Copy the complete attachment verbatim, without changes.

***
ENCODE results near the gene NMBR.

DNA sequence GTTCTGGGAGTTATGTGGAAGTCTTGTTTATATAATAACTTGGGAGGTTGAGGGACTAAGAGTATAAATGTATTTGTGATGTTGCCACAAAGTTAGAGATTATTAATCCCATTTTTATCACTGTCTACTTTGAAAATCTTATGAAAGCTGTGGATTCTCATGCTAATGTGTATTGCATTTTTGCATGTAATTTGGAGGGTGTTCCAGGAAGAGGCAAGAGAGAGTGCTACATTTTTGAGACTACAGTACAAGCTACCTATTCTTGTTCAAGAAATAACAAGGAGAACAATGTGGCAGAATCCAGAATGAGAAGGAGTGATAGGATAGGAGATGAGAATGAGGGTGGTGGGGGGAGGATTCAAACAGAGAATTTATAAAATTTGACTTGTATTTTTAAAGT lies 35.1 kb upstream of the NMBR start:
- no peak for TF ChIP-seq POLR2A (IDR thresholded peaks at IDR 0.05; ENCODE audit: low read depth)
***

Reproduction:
ENCODE results near the gene NMBR.

DNA sequence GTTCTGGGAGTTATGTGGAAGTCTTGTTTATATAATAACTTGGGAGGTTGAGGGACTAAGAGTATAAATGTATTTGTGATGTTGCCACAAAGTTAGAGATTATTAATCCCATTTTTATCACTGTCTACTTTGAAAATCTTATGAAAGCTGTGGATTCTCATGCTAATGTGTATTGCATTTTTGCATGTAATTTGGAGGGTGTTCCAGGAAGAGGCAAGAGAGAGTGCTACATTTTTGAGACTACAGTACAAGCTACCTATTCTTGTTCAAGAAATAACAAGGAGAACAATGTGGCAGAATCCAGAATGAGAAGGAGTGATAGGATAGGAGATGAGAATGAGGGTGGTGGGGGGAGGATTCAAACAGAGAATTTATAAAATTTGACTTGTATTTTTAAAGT lies 35.1 kb upstream of the NMBR start:
- no peak for TF ChIP-seq POLR2A (IDR thresholded peaks at IDR 0.05; ENCODE audit: low read depth)